Henry Wadsworth Longfellow

(27 February 1807 – 24 March 1882 / Portland, Maine)

Memories - Poem by Henry Wadsworth Longfellow

Oft I remember those I have known
In other days, to whom my heart was lead
As by a magnet, and who are not dead,
But absent, and their memories overgrown
With other thoughts and troubles of my own,
As graves with grasses are, and at their head
The stone with moss and lichens so o'er spread,
Nothing is legible but the name alone.
And is it so with them? After long years.
Do they remember me in the same way,
And is the memory pleasant as to me?
I fear to ask; yet wherefore are my fears?
Pleasures, like flowers, may wither and decay,
And yet the root perennial may be.

Comments about Memories by Henry Wadsworth Longfellow

  • Savita TyagiSavita Tyagi (11/13/2017 8:46:00 AM)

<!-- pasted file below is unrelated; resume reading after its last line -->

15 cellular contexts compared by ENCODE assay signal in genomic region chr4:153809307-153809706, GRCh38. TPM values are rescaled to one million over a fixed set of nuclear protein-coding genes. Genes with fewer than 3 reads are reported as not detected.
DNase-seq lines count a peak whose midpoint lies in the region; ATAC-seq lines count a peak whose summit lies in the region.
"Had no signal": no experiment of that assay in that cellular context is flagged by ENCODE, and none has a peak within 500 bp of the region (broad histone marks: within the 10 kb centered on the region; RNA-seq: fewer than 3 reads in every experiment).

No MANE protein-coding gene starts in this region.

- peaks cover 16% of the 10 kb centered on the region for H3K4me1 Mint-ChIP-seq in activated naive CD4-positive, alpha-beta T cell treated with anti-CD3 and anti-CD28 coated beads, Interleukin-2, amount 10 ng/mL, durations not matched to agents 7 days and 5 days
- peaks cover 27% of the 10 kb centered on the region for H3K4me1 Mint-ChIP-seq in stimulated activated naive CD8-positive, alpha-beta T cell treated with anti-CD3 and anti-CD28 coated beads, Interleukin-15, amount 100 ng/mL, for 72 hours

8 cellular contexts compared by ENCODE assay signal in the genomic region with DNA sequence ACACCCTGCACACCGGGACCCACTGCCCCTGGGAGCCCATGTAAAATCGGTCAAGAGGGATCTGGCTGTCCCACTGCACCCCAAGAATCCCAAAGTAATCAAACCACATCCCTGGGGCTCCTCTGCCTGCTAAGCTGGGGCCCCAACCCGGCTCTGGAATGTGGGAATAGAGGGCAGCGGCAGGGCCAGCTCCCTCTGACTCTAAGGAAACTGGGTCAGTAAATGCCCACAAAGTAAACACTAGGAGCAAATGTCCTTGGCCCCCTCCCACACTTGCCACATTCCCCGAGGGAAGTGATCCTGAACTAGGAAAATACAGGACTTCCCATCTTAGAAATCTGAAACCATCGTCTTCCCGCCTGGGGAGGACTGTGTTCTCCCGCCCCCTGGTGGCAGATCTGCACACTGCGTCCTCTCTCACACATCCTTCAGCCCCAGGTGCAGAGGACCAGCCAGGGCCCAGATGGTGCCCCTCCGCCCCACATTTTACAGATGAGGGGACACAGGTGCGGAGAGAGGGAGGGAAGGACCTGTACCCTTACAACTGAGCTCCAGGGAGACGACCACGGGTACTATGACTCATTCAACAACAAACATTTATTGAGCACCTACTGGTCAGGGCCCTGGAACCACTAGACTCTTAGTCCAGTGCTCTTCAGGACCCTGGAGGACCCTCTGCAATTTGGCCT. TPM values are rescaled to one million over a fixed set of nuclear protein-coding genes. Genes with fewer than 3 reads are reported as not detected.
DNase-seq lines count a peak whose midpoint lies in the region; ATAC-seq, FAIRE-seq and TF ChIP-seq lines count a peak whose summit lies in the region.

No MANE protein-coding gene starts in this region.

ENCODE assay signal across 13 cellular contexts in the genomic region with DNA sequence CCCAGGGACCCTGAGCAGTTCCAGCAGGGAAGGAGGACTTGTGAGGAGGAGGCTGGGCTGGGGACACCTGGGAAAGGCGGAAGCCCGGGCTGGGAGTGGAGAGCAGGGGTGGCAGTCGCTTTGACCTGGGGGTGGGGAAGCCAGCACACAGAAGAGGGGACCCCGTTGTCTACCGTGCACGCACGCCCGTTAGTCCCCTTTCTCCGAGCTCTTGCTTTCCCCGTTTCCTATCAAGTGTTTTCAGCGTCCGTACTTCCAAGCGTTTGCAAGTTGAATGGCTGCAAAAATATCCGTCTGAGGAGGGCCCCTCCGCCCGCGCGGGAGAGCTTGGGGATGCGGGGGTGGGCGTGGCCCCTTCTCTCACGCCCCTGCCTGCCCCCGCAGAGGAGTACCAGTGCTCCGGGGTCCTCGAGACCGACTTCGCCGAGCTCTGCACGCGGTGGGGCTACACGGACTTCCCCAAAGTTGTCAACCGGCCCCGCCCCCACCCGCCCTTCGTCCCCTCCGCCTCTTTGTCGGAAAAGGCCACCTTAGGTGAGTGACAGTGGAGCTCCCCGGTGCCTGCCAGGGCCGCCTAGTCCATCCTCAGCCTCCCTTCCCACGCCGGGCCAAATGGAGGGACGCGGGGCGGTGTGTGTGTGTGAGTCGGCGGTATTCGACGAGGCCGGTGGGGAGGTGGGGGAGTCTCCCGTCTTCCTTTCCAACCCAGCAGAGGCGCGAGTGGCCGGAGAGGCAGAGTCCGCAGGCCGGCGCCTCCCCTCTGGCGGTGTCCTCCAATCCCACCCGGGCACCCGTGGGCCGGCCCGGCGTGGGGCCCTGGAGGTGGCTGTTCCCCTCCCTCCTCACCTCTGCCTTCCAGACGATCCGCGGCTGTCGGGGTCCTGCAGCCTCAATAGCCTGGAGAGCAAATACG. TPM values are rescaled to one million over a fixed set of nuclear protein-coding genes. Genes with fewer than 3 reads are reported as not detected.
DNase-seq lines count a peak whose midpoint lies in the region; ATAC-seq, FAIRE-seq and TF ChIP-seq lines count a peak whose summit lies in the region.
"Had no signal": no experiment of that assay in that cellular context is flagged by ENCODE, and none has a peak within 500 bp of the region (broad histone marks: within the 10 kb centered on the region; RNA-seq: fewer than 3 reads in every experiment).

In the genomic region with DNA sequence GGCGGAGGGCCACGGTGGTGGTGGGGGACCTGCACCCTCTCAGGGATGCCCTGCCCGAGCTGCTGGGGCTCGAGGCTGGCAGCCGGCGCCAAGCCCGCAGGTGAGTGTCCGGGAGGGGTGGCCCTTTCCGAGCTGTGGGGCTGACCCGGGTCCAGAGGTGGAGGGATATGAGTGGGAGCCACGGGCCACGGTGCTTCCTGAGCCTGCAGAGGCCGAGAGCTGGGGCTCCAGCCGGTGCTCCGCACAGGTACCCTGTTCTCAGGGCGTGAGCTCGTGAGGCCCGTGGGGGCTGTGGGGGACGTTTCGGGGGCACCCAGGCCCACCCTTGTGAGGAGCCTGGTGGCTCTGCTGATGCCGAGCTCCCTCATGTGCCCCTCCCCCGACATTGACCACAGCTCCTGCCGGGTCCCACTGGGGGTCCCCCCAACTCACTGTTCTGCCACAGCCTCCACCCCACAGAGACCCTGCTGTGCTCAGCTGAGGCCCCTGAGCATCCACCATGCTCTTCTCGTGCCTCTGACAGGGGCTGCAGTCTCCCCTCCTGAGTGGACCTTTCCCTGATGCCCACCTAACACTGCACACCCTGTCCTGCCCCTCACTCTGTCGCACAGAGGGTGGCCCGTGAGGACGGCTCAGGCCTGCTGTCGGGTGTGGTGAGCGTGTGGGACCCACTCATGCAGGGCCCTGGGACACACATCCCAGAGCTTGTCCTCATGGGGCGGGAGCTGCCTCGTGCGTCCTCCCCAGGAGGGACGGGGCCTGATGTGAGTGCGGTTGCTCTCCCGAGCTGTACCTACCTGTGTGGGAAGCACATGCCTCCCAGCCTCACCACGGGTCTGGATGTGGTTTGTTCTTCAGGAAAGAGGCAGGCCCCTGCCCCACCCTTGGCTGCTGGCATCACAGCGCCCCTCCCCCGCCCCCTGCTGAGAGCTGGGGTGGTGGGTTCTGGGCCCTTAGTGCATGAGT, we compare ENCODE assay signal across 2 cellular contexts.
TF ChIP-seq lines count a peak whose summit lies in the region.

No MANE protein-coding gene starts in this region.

Pleasures like flowers may may wither and decay but roots perinatal may stay. Beautiful portrait! (Report)Reply

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  • Rajnish MangaRajnish Manga (8/10/2016 8:27:00 AM)

    A wonderful portrayal of one of the aspects of human nature that deals with memories relating to men long forgotten. The analogy of those memories with old graves with features that have turned nondescript over a period of time is unique. Reading this poem might make one sad but it leads him to a realization of some of life's harsh realities. (Report)Reply

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Read poems about / on: remember, memory, fear, alone, heart, flower

Poem Submitted: Friday, January 3, 2003

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